And the research is based on this absurd assumption about how much a fee charged by universities for a law degree would be. In fact, at ANU the estimate that this research has given is twice what the ANU's Professor Ian Young suggested would probably be the kinds of fees that university would charge—double! It then has an interest rate which is far higher than the 10-year bond rate is currently. It has an assumption about the starting salary that is absolutely ridiculous and which is plucked from thin air. In that case it assumes that the starting salary for a lawyer would be $42,000. Public sector lawyers earn far more than that—considerably more than that—in their first year of service as a lawyer. Indeed, commercial lawyers who graduate from universities earn up to double that amount, well in excess of that starting point.

I note that the present minister did spend some considerable amount of time on the backbench, and perhaps his earlier career arc was not exactly what he wished it would be, but the reality is that, like most lawyers, there is a tendency to go on and earn large yearly incomes, with much larger yearly increments in income. This article went on with another absurd assumption, which was to assume a five per cent salary increase for lawyers. This is the point; this is precisely the point: like it or not, men and women who graduate with law degrees go on to earn on average much larger incomes at much larger yearly increments than those people who do not graduate with law degrees, or who do not graduate from university. We have heard the figures that the average university student earns a million dollars more in their lifetime income stream than the average person who has not graduated from a university.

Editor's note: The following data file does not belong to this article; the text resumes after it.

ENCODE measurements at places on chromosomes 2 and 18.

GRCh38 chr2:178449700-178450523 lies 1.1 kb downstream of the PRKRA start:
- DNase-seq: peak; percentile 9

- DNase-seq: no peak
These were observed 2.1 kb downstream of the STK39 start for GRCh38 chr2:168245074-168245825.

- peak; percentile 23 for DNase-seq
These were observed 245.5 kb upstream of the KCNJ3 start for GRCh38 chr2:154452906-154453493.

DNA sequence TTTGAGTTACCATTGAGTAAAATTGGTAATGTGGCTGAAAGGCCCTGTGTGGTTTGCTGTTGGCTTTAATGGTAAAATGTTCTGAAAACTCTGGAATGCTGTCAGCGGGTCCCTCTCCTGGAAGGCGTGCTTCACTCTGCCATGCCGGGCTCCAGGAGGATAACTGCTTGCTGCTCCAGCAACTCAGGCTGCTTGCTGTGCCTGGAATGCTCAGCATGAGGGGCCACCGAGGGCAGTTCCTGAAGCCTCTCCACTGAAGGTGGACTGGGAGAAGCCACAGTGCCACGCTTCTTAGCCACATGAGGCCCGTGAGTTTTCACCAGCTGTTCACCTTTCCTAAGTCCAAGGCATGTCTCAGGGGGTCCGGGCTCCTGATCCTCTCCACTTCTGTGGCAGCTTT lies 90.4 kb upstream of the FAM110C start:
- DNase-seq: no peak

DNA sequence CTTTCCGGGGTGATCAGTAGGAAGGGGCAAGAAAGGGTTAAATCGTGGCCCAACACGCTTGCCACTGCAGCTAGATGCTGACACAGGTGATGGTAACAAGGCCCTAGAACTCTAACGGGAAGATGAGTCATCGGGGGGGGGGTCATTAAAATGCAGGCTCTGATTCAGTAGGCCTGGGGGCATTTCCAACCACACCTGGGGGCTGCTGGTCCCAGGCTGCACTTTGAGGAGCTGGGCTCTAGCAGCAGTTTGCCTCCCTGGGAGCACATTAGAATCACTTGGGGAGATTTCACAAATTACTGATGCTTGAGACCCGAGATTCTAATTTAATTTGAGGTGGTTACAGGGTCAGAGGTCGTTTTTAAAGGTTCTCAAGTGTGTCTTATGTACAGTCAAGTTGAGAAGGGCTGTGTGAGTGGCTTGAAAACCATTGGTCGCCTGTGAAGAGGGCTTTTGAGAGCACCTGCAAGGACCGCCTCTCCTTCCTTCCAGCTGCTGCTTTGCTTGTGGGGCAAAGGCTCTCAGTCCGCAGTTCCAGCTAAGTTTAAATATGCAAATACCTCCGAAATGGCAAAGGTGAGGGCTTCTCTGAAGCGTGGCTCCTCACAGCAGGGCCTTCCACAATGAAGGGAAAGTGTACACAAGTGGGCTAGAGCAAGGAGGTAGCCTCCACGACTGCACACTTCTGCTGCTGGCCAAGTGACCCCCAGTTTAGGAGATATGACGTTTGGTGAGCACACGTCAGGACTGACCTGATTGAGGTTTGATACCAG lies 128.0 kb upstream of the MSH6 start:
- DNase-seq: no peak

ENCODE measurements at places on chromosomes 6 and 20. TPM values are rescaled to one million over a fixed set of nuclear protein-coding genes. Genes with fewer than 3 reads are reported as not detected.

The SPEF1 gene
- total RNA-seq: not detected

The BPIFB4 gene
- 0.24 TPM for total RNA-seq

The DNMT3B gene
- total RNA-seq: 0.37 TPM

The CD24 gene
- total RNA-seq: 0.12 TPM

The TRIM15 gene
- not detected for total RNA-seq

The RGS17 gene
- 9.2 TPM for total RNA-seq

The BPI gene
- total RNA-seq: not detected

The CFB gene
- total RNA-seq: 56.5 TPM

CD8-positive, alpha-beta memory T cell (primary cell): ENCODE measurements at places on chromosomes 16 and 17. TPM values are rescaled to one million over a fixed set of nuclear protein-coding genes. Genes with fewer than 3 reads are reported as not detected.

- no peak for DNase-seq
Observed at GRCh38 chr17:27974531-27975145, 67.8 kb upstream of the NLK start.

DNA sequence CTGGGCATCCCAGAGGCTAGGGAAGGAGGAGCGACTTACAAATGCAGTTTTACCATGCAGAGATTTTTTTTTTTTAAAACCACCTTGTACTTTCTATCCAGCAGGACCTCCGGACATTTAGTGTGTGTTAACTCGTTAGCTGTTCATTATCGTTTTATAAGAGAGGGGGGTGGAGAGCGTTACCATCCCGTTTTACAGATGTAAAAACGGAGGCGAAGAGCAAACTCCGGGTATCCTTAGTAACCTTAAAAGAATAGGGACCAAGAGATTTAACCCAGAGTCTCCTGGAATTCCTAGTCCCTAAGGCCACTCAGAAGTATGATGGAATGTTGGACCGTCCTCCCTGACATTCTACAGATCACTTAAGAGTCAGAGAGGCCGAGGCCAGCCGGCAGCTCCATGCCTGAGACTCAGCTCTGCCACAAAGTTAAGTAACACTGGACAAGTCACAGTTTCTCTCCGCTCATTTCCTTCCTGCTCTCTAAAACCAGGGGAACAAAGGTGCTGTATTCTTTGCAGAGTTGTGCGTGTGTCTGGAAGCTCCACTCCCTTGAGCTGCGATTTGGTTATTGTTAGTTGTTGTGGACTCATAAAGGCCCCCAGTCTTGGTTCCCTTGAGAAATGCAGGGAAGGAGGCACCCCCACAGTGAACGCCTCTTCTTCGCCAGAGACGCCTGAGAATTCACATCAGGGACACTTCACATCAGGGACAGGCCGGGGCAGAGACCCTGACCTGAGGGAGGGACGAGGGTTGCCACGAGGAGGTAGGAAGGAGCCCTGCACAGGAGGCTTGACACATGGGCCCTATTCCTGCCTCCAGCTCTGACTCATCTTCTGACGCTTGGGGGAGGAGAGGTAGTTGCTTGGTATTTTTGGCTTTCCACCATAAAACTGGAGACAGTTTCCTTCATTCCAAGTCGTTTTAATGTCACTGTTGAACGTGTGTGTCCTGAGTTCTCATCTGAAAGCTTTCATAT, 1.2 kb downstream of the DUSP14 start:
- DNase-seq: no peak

So with this type of research being relied upon, the argument in opposing these reforms is precisely this: that the tradespeople of Australia—the middle-income earners contributing to the tax base—should pay more rather than less for the education of people who graduate with law degrees and other tertiary education students who graduate and who go on to earn considerably more than the average contributor in the tax base. That is a silly proposition. At the moment it is the case that the tradespeople are part of those six out of 10 Australians who have not gone, or who are unlikely to go to university, and yet they presently foot the bill for 60 per cent of the cost of a bachelor degree student. Tax is supporting only the other 40 per cent of the cost of that degree. It is eminently reasonable to ask any tertiary education student to cover half of the costs by a low-income-deferred loan for their degree when we consider that they go on to earn considerably more—a million dollars more on average—in their income stream than a non-tertiary educated person.